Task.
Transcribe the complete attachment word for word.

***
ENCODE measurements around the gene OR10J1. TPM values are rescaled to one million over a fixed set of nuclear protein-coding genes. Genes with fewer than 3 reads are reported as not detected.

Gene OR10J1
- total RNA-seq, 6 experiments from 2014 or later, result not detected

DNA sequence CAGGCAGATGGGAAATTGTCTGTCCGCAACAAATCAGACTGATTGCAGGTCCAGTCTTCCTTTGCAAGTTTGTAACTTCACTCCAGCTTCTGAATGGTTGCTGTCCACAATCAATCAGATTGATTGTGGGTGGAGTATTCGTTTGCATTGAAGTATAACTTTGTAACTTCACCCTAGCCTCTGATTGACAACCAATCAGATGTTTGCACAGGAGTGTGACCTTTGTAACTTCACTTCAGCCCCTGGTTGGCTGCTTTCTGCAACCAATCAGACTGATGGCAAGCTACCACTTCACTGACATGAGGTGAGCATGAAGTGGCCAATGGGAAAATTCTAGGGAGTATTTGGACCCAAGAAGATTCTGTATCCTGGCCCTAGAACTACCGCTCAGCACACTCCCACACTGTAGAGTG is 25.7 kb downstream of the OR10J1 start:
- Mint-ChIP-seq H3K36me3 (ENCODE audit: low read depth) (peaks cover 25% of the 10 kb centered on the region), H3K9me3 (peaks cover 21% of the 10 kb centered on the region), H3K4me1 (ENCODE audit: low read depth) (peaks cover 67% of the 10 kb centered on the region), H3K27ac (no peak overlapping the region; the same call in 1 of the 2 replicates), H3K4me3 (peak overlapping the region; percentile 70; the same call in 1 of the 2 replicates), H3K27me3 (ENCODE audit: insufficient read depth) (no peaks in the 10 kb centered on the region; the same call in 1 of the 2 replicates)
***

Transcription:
ENCODE measurements around the gene OR10J1. TPM values are rescaled to one million over a fixed set of nuclear protein-coding genes. Genes with fewer than 3 reads are reported as not detected.

Gene OR10J1
- total RNA-seq, 6 experiments from 2014 or later, result not detected

DNA sequence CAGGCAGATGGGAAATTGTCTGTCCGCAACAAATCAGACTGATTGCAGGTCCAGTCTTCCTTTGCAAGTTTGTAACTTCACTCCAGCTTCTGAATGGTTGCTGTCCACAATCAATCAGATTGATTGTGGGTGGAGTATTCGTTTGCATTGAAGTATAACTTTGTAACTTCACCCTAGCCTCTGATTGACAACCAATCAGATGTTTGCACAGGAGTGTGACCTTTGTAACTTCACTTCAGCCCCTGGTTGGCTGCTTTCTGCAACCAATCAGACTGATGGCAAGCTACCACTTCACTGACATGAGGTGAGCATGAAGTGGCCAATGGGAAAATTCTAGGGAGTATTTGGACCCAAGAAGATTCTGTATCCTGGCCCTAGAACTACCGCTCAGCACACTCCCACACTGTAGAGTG is 25.7 kb downstream of the OR10J1 start:
- Mint-ChIP-seq H3K36me3 (ENCODE audit: low read depth) (peaks cover 25% of the 10 kb centered on the region), H3K9me3 (peaks cover 21% of the 10 kb centered on the region), H3K4me1 (ENCODE audit: low read depth) (peaks cover 67% of the 10 kb centered on the region), H3K27ac (no peak overlapping the region; the same call in 1 of the 2 replicates), H3K4me3 (peak overlapping the region; percentile 70; the same call in 1 of the 2 replicates), H3K27me3 (ENCODE audit: insufficient read depth) (no peaks in the 10 kb centered on the region; the same call in 1 of the 2 replicates)